Navigating Hawaii’s Oceans: Don’t Be a Victim of Drowning
Hawaii’s beaches are the envy of many, but as beautiful as it is, the ocean can pose great danger to the inexperienced or unaware.
According to the Hawaii State Department of Health Injury Prevention and Control Section, there were 861 fatalities among both visitors and residents due to drowning from 2004-2013.
Additionally, ocean activities accounted for the majority of spinal cord injuries in Hawai‘i between 2009 and 2013.
“Spending time at the beach is a favorite activity for many of us, but it’s very important to understand the power of our ocean, as well as our own limits in order to prevent injury and loss of life,” says Dr. Monty Downs, an emergency department physician at Wilcox Medical Center and ocean safety advocate.
Downs advises people to always be vigilant. Swim only at beaches with lifeguards, and be extremely cautious when walking on rock ledges.
“Pay close attention to the intense ocean currents,” Downs says, stressing that the white water created by breaking waves is not your friend.
“The white water – or at times even clear-appearing water – can hold currents (rip currents) that will pull you out to sea,” he explains. “If you do get caught in a current and are being pulled out, the key is DO NOT PANIC. Don’t fight against the current or you’ll get exhausted.”
Instead, Downs says you should “go with the flow, and the current will release you. Then you can gather yourself and figure out what to do next – for example, wave for help, find another place to come back to shore or wait for a rescuer.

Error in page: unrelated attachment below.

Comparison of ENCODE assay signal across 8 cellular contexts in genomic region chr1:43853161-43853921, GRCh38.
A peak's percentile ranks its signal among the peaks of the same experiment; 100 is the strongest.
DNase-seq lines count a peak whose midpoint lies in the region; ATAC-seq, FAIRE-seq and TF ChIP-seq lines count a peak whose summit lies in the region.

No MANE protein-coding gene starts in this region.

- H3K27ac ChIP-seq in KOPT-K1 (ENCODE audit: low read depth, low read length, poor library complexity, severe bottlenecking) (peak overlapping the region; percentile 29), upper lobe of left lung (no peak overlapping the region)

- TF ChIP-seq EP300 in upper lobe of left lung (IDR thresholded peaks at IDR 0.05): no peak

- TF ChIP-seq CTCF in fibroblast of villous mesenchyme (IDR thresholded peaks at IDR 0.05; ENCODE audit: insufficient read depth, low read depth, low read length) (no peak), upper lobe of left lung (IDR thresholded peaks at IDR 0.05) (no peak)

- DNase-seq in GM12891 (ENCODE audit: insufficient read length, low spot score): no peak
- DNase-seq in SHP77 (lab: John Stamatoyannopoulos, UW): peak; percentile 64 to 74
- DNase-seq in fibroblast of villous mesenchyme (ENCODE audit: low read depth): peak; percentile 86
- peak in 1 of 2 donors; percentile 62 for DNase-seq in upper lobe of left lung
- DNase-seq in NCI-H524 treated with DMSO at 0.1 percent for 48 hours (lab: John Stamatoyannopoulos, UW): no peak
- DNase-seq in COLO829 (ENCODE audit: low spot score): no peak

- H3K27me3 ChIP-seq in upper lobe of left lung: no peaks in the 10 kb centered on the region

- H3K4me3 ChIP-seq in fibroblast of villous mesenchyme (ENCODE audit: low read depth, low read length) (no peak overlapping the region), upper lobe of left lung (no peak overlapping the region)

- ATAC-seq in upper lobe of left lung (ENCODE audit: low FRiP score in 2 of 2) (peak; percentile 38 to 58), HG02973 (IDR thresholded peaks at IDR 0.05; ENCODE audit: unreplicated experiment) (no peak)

“STAY CALM,” he adds. “That’s the key to survival.”
Other important tips for enjoying a safe time at the shore this summer include:
- Never turn your back to the ocean. Ninety-five percent of serious trauma injuries (i.e., cervical/spinal injuries, broken bones, head wounds, reef gashes) occur when the surf is 3 feet and less.
- Don’t dive into the water until you have a clear understanding of its depth. There may be rocks, a reef or other obstructions hidden by a dark spot or waves.
- Always slather on the sunscreen. An SPF 45 will provide all the sun protection you need, as long as you reapply every two hours and after going into the water.
- Take time to master the basics of any new watersport. A snorkeling safari can turn tragic if you don’t know how to use a mask, clear your snorkel or swim with fins. And if you’re new to SUP (stand-up paddleboarding), learn on a day with no wind; you’re like a sail when you stand up on the board, so if conditions are windy, you could get blown out to sea.
Being in and around the ocean year-round is one of the great things about living in Hawaii, but it’s vital to be aware of the dangers.
“The more you know about Hawaii’s oceans, the better and more enjoyable your day in the water should be,” Downs says.
To learn more about ocean safety, visit HawaiiBeachSafety.com.
Published on: May 7, 2016